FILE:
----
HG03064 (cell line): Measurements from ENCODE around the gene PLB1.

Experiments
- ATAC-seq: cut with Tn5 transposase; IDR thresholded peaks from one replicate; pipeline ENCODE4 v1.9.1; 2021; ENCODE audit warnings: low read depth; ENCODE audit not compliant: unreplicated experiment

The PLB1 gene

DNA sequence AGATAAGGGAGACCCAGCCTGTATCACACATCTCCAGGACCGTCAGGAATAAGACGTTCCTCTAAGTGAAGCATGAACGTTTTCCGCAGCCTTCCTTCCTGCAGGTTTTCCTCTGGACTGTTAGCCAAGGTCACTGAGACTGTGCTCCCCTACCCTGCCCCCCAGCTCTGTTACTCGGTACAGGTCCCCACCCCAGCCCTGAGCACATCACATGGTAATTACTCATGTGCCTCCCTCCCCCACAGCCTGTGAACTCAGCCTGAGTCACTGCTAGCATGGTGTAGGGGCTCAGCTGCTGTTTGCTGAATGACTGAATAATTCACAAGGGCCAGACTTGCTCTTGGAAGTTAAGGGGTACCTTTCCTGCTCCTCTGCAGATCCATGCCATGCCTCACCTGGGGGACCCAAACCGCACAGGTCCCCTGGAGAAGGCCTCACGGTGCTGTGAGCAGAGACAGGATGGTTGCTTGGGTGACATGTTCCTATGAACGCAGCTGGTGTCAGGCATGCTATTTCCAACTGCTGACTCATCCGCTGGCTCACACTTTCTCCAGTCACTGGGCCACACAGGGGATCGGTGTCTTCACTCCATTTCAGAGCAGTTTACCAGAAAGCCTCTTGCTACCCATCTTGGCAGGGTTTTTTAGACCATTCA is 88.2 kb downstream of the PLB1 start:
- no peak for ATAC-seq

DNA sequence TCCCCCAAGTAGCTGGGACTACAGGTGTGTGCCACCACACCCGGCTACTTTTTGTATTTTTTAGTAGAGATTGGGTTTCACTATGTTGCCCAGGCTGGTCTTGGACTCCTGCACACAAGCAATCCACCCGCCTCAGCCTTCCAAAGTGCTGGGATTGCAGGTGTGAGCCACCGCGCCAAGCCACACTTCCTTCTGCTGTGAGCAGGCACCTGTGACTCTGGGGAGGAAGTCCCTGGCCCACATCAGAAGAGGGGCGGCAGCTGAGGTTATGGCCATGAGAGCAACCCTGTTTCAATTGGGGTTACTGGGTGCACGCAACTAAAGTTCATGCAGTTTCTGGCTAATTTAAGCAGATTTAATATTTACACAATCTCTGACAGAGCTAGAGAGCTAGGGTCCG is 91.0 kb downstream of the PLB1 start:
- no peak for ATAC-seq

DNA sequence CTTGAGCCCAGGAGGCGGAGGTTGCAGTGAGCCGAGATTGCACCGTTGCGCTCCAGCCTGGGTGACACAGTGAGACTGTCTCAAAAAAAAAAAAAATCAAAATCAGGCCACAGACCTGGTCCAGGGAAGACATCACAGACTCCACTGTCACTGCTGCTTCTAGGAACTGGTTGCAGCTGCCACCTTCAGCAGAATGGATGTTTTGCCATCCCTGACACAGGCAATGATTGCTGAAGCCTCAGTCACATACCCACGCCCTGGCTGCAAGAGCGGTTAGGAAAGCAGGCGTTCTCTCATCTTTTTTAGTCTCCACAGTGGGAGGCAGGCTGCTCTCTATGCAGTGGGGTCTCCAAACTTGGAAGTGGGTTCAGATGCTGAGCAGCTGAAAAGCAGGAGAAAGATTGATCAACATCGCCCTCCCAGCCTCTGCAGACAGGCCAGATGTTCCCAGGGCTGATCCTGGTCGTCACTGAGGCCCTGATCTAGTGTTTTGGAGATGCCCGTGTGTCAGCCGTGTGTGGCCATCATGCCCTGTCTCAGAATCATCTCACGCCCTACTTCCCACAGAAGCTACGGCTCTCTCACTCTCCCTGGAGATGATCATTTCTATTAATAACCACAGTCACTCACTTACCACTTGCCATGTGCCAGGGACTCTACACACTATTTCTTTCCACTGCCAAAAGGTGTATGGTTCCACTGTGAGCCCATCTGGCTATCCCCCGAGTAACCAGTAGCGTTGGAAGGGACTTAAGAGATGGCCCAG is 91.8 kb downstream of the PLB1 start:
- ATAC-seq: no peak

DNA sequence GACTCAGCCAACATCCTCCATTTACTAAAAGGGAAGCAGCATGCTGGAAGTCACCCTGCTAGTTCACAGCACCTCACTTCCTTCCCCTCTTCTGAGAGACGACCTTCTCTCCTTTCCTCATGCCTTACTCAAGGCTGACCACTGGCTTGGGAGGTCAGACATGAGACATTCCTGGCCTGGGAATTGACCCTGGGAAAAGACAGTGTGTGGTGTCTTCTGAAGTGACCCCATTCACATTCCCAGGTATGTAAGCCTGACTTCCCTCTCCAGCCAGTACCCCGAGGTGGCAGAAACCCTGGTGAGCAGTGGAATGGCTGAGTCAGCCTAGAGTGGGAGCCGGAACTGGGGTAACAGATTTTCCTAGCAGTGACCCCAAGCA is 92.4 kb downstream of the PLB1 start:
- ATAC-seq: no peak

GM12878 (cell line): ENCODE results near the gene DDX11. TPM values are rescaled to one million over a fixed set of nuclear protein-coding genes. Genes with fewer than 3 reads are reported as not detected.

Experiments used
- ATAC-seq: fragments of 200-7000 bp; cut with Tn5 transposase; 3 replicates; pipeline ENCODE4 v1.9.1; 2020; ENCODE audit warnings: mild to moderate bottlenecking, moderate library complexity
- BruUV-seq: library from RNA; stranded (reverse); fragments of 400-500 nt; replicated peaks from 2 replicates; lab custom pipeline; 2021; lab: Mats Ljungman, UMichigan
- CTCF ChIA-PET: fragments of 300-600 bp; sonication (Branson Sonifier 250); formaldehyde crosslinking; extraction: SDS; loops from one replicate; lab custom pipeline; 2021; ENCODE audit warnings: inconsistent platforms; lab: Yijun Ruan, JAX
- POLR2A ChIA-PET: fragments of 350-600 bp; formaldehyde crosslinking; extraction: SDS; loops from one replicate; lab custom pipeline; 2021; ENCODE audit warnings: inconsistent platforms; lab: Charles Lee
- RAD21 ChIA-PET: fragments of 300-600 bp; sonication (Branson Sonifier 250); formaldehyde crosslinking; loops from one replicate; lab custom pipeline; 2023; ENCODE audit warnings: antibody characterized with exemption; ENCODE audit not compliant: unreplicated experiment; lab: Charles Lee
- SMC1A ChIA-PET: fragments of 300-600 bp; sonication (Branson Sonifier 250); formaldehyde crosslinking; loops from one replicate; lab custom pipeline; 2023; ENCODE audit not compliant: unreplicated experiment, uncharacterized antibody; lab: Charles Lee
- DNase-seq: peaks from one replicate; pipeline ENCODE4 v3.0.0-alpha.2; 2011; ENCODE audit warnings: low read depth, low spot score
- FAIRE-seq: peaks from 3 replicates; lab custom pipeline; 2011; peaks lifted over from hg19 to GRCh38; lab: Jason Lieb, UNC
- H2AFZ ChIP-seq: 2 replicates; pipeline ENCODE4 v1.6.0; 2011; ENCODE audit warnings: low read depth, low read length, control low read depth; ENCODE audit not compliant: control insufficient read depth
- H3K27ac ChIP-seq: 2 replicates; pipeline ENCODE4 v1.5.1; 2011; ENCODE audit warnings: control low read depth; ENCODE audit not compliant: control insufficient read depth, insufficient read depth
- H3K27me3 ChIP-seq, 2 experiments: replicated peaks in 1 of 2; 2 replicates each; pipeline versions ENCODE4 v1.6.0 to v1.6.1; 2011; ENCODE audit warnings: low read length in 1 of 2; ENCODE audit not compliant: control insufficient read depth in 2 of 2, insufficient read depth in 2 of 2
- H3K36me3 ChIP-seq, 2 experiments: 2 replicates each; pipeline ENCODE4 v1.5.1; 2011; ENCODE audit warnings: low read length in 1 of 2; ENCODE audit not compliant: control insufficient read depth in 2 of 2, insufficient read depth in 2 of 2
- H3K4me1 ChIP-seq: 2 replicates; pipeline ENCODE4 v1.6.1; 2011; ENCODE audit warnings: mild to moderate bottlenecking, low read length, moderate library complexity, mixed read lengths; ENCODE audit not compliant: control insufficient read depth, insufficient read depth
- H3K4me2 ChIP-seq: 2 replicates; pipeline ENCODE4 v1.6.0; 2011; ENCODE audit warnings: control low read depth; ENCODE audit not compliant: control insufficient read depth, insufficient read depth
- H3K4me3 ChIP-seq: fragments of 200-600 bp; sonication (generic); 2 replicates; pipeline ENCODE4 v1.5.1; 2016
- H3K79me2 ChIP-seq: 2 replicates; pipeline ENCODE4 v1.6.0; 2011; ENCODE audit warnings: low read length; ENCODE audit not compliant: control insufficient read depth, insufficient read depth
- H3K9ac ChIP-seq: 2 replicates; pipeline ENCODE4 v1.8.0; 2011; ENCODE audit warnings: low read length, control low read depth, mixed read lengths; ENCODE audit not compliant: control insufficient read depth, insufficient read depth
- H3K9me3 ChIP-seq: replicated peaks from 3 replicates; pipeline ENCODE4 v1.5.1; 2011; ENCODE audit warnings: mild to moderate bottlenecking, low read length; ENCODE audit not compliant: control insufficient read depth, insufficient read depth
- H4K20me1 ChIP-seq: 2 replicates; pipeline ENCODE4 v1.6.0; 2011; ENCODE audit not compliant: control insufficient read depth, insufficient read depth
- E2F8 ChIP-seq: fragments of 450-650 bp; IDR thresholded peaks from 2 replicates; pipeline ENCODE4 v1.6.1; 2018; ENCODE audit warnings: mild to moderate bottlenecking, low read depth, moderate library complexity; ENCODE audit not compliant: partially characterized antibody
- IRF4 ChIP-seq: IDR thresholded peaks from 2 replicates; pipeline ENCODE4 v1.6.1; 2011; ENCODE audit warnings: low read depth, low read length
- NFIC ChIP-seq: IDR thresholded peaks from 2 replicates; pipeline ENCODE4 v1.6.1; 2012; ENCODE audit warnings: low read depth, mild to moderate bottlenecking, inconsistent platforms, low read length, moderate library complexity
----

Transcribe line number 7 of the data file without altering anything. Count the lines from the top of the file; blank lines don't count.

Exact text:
DNA sequence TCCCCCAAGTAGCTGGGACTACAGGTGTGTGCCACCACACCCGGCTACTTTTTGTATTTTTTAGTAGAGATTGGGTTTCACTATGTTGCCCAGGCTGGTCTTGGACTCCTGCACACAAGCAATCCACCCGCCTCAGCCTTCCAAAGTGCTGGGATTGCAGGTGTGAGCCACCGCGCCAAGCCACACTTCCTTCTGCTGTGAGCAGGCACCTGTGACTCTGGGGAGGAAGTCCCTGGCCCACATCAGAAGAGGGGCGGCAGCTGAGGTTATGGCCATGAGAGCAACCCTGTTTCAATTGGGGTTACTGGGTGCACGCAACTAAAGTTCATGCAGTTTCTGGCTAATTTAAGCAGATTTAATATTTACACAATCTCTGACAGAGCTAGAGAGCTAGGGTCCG is 91.0 kb downstream of the PLB1 start: